‘Scenes from the Life of a Faun’ by Arno Schmidt, translated by JE Woods

If you’re after raw, overlooked talent, how about Arno Schmidt? A very nice Irishman introduced me to him and I’m forever grateful. Your eyes pop out when you first look at a page of Schmidt. All those exclamations marks !! And <strange punctuation> and every new paragraph beginning in italics. Surely this isn’t going to work, you think to yourself. Too distracting, trying too hard. In answer to the unspoken accusation Schmidt himself declared, “We are not dealing with a mania for originality or love of the grand gesture, but with… the necessary refinement of the writer’s tool… Let us retain the lovely=essential freedom to reproduce a hesitation precisely : ‘well – hm –: Idunno – – : can we do that….’ (Instead of the rigidly prescribed: ‘Well, I don’t know…’)”
 
You get the idea. But does it work? <Yes> !! Before two or three pages have passed the semi-pictogram style drops away and, suddenly, you’re in direct communion with Arno Schmidt’s mind. Which is a very good place to be. Such energy. The writing’s discursive, touching on many subjects of interest to him and – another virtue – he never bothers with transitions. Or rarely. Those workmanlike chunks of prose that other writers feel obliged to create in order to produce a satisfying transition from one scene to the next hold no interest for Schmidt. The result is a giddy headlong style, yet he never loses sight of his story. ‘Scenes from the Life of a Faun’ starts in 1939 and tells the tale of Herr Düring, a middle-aged government administrator working under the Nazi regime. Having fought in WW1, he’s too old to be called up again so, head down, he goes quietly on while despising those around him. (Not coincidentally, the narrator of each of the three stories found in this volume, one of which is set in the future, is by far the most intelligent person encountered). Given an archiving job by his boss, Düring comes across the historical figure of Thierry, a deserter from the Napoleonic Wars (‘the faun’) who once hid out in a wooden shack in a nearby forest. Düring takes the cue and, by 1944, it saves his life.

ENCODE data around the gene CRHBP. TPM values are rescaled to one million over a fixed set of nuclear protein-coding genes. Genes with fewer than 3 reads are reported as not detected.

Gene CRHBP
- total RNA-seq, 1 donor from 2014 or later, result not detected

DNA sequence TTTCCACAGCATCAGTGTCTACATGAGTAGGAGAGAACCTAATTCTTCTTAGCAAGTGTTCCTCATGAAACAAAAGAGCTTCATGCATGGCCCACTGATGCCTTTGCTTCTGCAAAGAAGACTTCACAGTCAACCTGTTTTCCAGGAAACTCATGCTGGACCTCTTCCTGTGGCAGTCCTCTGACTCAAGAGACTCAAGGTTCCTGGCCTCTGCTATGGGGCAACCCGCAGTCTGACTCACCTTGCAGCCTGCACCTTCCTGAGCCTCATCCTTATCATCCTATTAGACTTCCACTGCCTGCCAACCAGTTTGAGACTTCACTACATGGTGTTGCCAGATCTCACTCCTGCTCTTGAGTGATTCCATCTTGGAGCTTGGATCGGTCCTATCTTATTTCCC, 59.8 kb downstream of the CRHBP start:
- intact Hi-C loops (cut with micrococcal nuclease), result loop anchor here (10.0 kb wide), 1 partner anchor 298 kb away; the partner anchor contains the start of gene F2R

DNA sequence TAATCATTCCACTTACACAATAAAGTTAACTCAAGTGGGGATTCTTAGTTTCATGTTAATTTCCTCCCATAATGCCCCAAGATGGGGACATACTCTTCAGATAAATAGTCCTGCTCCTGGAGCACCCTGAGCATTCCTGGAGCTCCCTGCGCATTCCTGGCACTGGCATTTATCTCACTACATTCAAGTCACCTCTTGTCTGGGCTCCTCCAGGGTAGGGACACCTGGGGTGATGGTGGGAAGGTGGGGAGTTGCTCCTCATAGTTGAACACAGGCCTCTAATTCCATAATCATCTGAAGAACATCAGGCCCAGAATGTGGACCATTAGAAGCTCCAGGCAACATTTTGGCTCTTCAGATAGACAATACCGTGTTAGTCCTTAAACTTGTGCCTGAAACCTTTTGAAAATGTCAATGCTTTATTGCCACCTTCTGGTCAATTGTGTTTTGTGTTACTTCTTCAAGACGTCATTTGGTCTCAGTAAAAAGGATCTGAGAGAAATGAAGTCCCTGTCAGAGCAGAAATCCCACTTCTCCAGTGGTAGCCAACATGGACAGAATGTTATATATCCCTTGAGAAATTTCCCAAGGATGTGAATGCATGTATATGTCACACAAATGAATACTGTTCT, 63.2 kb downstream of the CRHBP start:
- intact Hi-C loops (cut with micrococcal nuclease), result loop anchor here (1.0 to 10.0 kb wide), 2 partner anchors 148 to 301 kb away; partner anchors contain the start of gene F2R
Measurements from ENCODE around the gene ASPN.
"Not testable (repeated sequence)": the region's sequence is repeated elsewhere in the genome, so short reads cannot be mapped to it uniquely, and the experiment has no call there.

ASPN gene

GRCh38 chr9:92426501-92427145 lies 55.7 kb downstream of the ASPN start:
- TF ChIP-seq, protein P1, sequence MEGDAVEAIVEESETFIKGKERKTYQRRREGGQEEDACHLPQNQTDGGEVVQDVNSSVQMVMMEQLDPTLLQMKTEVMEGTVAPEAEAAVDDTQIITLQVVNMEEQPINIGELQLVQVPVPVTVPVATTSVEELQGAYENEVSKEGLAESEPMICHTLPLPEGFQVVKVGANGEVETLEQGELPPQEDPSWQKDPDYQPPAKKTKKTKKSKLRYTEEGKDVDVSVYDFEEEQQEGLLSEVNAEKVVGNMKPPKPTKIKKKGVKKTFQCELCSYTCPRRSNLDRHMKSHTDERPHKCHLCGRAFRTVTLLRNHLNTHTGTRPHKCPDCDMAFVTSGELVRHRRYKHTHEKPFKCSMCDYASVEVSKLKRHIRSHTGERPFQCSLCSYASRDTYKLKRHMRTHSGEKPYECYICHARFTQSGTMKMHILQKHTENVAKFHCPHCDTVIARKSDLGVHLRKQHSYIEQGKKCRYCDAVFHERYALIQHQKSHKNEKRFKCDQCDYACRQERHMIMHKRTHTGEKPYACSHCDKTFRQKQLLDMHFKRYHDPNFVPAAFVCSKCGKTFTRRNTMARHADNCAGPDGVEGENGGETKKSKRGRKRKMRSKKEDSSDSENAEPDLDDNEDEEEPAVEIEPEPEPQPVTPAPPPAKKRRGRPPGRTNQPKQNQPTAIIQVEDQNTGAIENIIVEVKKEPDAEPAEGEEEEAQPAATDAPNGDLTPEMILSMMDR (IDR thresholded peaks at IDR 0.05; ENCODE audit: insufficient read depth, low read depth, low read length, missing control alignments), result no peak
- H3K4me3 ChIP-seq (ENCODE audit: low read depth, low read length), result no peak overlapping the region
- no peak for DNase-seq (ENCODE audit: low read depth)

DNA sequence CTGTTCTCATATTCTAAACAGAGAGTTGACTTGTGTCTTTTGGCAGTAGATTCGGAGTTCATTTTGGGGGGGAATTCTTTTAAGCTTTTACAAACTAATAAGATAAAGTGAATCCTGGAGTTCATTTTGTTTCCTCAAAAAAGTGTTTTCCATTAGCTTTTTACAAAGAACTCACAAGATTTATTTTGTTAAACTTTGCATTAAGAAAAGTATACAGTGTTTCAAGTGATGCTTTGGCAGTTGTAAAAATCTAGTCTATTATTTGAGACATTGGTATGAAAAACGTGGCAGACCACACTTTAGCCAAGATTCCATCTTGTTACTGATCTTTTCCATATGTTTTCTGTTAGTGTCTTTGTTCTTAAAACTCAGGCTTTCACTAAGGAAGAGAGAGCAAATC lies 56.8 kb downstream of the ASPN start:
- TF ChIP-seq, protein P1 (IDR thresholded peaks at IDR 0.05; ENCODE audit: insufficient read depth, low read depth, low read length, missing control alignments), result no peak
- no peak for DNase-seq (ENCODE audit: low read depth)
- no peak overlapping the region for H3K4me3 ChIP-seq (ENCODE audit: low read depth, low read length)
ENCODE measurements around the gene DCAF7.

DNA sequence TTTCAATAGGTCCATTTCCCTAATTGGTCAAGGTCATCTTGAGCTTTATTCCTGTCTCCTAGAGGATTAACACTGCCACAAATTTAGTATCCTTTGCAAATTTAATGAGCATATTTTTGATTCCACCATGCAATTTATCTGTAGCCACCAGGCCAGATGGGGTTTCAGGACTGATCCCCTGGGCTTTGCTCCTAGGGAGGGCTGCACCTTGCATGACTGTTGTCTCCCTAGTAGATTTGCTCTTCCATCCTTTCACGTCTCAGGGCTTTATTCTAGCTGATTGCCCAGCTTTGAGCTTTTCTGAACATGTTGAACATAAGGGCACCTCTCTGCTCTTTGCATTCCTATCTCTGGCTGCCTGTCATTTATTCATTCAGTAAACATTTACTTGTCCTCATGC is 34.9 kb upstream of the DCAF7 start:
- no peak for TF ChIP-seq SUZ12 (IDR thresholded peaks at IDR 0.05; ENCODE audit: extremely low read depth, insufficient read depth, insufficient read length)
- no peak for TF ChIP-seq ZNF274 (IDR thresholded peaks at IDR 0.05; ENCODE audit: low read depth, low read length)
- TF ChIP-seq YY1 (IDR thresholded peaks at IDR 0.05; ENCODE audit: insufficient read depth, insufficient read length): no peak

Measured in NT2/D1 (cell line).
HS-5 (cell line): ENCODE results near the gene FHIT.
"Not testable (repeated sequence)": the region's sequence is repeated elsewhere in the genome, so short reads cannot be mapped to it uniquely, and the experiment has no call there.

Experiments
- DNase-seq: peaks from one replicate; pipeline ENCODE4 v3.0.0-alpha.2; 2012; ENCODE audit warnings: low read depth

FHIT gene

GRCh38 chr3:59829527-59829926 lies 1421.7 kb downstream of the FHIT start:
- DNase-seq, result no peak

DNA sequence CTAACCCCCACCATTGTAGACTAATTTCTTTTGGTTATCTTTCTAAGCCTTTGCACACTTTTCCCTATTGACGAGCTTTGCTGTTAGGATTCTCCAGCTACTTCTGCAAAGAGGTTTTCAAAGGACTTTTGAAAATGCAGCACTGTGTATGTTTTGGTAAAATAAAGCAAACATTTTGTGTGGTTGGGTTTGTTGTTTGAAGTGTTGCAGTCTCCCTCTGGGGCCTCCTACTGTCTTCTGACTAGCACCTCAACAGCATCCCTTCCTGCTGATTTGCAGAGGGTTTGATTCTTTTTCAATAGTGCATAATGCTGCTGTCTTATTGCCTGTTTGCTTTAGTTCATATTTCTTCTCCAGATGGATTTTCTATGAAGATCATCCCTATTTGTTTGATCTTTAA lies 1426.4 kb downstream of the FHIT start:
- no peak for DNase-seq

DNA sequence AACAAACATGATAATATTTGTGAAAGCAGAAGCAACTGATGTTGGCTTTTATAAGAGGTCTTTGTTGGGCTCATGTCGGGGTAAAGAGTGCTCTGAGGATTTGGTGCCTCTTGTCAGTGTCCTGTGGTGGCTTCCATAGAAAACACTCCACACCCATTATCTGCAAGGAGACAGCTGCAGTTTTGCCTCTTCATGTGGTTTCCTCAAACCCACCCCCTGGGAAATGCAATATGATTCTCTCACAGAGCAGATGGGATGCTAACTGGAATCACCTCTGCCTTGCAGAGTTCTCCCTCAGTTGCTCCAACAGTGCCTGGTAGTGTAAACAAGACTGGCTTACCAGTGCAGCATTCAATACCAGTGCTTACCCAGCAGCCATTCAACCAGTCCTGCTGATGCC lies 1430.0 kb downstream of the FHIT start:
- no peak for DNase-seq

A superlative quality of Arno Schmidt’s writing is his power of description. How about this: “Bushes in scaly sea-green capes appeared along all paths and waved me ever deeper down the road; stood as spectators at meadow’s edge; did trim gymnastics; whispered wantonly with chlorophyll tongues.” Or this description of a woman’s face: “She glided in nearer… soundlessly unbolted that hangar of a mouth: dental slabs the size of dictionaries occupied her jaw bow, beneath nasal pilasters; her eyelashes bristled like carpenter’s nails.”
 
‘Scenes from the Life of a Faun’ concludes with a five page description of a firebombing raid which is just one of the best things I’ve ever read. “Every maid wore red stockings; each with cinnabar in her pail… Hundreds of hands spurted up from the sod and distributed stony handbills, ‘Death’ inscribed on each.”
 
Hunt, hunt, hunt down Arno Schmidt, like Herr Düring hunted down his Napoleonic deserter.

First published in German in Aus dem Leben eines Fauns, 1953. Translated as Scenes From the Life of a Faun, Marion Boyars, 1983. Collected in Nobodaddy’s Children, Dalkey Archive, 1995

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